Francine, Francine, Where are you, where are we now? I heard that you married your soldier love boy friend, shortly after you and I gave up being cripple lovers. It is just as well, don’t you think? Can you imagine the magnifying effect we would have had on each other: extra focus on our half bodies, never having either of us complete, and thus, emphasizing our separateness from the rest of the world. It is a good thing that we each went our separate ways: me back in college, you into the arms of your khaki-colored Master Sergeant Honey.
We live out the spasm of our cripple love for the rest of that summer and fall of our discontent. In August we move the scene of our passionate chair-bound wrestlings from the all-too public Bush Thirteen to the new complex which was to become Roosevelt Hall. There, on the lower floor, in what was later to be a broom and sweeper closet, with the water of the cement layers coming dripping down the walls, we try with all our might to consummate our cripple love, and fail. John Longstaff was kind enough to instruct the both of us on how to get down from the wheel-chair seat to floor, on a blanket spread there; but you and I were never sure we could get back up. What would it be like for us to be trapped on the floor there, exhausted from our night passion, having to wait until morning for some bemused construction worker to respond to our scratchings on the door, to lift us back into our respective chairs? “We were just sitting here, and just somehow fell out onto the floor, you know?”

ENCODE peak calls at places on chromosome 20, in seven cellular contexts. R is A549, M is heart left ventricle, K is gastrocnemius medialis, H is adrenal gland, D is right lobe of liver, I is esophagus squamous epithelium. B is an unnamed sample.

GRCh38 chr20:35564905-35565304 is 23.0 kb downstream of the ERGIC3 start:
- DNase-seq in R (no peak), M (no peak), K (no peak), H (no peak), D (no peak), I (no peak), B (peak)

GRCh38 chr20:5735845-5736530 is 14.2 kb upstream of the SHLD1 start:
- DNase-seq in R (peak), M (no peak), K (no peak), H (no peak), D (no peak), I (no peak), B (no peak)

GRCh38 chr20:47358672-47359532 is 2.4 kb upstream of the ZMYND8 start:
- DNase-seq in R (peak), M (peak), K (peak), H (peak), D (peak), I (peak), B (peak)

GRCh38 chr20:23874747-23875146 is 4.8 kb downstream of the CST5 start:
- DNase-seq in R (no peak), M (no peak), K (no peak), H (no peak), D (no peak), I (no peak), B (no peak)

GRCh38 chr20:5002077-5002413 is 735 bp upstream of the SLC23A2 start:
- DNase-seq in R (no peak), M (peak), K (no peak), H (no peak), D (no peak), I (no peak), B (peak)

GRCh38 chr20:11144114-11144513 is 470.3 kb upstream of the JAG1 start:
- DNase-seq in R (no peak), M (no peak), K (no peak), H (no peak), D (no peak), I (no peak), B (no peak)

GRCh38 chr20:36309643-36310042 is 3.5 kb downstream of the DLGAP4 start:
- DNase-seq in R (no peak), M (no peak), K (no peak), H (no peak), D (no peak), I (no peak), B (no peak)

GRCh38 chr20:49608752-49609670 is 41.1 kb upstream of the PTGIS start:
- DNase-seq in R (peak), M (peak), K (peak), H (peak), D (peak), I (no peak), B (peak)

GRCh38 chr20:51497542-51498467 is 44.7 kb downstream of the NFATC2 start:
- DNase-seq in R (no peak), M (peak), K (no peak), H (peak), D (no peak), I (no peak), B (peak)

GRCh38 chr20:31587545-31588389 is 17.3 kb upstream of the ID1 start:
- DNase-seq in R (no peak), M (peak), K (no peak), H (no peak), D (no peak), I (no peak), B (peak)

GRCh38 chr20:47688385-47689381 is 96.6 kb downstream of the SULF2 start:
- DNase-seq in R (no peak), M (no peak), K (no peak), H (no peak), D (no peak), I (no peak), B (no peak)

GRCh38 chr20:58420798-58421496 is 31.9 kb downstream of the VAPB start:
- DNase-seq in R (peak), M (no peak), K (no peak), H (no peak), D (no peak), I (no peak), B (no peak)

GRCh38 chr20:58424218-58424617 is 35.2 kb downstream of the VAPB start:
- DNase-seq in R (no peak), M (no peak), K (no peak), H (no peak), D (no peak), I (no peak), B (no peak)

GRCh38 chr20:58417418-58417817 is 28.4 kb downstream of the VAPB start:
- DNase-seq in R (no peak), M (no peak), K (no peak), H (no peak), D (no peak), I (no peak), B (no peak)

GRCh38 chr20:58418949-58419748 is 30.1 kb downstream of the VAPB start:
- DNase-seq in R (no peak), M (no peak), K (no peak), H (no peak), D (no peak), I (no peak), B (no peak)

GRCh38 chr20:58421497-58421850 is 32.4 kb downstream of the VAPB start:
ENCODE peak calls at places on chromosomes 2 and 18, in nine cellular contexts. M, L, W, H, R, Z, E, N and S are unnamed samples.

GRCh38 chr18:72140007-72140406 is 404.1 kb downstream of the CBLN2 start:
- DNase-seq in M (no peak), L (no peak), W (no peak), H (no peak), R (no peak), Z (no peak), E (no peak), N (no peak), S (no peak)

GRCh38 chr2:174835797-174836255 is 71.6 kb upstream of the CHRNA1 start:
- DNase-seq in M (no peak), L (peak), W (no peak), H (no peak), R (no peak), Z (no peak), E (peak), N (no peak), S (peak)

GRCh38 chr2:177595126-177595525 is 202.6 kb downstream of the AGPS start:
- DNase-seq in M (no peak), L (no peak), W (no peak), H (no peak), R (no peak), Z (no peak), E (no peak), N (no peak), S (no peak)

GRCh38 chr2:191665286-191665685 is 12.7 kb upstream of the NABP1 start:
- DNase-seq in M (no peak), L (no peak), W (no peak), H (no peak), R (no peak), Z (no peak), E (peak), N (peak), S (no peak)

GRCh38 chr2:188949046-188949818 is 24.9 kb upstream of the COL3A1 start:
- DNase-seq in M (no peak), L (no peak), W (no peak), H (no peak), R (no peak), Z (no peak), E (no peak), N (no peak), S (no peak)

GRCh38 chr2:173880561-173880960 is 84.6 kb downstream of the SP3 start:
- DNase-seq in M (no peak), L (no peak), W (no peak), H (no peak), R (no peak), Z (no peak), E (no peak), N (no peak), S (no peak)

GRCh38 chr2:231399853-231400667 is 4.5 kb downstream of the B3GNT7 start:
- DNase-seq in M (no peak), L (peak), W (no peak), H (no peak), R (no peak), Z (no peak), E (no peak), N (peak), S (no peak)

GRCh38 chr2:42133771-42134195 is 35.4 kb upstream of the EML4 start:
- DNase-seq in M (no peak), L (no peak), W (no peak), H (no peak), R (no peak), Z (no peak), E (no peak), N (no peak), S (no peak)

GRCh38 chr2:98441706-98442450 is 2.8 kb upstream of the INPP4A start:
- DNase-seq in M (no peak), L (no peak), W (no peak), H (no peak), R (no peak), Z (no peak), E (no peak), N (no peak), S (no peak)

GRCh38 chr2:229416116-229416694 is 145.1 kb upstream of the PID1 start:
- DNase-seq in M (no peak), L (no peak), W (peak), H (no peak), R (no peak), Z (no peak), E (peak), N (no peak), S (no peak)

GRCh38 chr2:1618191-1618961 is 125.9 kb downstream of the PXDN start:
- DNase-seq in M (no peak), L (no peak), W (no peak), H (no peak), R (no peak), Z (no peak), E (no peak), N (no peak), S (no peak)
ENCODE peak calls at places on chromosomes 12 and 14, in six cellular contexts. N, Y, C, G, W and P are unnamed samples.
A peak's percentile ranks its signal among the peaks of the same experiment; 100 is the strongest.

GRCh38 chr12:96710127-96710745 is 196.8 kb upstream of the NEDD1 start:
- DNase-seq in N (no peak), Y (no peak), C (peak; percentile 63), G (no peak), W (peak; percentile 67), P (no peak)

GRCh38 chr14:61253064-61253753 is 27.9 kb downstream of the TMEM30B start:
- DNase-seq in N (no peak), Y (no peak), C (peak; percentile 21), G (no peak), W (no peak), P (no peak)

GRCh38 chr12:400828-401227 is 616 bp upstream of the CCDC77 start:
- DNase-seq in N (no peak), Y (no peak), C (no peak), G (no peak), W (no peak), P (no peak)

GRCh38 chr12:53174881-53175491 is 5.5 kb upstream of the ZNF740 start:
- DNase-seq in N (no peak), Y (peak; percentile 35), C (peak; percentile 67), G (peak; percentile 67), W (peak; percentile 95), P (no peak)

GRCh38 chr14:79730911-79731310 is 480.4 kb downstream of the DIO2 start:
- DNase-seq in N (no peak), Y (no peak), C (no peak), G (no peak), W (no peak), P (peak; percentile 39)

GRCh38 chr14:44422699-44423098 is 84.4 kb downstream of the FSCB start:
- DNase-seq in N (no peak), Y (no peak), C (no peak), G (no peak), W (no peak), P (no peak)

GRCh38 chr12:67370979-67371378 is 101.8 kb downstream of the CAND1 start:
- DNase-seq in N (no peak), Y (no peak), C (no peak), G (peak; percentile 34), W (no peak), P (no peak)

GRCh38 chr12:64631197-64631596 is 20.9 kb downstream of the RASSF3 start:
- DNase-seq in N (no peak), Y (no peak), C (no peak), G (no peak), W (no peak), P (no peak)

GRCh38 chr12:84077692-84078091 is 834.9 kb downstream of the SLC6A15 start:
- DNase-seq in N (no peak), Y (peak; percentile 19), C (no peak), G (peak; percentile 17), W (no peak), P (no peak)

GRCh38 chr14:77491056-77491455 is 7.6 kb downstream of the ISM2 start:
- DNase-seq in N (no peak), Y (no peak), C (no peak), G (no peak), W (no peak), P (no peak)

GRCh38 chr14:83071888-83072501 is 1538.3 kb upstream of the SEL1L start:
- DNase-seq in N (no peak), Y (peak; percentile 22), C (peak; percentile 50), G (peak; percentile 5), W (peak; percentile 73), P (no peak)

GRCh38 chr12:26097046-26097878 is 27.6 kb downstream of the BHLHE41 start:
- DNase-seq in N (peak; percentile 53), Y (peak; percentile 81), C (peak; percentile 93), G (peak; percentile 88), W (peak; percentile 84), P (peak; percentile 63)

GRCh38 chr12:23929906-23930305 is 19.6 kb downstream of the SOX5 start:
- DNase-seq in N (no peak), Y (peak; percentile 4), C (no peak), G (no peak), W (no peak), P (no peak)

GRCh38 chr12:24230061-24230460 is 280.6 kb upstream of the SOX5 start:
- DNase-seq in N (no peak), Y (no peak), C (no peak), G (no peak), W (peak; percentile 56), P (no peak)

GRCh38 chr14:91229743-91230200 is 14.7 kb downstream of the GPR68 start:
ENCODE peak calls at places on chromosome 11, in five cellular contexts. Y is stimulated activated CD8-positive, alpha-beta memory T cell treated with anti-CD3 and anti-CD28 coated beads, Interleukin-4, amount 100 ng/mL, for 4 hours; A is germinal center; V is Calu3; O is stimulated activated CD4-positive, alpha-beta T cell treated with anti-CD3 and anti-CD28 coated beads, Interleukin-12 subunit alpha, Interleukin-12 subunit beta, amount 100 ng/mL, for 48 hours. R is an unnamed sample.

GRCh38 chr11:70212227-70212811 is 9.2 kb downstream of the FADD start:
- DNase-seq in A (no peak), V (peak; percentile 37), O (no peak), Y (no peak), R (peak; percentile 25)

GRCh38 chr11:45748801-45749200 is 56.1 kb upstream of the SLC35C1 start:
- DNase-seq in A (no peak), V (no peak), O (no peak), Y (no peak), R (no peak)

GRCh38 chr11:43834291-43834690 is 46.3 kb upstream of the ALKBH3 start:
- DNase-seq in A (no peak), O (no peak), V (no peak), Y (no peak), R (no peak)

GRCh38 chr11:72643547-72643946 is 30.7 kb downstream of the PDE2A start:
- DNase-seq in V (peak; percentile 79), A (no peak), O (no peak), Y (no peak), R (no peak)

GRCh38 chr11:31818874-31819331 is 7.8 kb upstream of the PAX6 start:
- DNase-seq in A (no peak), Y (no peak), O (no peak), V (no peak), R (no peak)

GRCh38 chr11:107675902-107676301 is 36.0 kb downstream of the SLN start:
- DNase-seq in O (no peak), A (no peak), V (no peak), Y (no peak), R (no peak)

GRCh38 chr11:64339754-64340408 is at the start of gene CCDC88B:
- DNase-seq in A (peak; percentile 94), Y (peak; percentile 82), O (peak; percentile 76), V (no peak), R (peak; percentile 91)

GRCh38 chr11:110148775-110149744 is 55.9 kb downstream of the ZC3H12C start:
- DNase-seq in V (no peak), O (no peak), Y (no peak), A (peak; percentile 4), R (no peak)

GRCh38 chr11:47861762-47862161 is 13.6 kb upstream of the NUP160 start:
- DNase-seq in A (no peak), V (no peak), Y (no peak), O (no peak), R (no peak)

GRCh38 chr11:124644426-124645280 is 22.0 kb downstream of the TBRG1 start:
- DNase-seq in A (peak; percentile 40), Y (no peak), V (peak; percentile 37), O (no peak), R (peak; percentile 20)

In September, I left; you in October. In December, we were reunited at your grandparents’ house in Ferndale, Louisiana. There, for the first and last times, we shared a bed, you and I, valiantly pumping away with what few muscles we had, you below, me above.
We struggled to carry out our love in that icy house in northwest Louisiana. You in the front room, me in the next — except for the hours from eleven to six or so, at what time you let me, cold me, in at your warm side.
We, sharing that white frame house where the cold breath of the plains comes raging down from the north. You and I and two grandparents and an aunt who probably would have called the police on me in your bed in their house in cold northern Louisiana, in 1953. But because we are two cripples (how do they say it? hopeless cripples) in that cold frostybound winter in Louisiana, just outside the cajun country, where the coffee is coal black with chicory: they, the three relatives, never comment on the fact that there is one bed in the front of the house which is mussed beyond all belief, the other barely slept in.
They are kind to us and we are kind to each other in that crisp refreshingly healthy time just before the two of us are to be launched on our new careers as professional, full-time cripples: me on my two tall silver wings; you in your famous blue canvas back portable wheelchair. Me on foot, you in your chair. You in your chair. You always in your chair.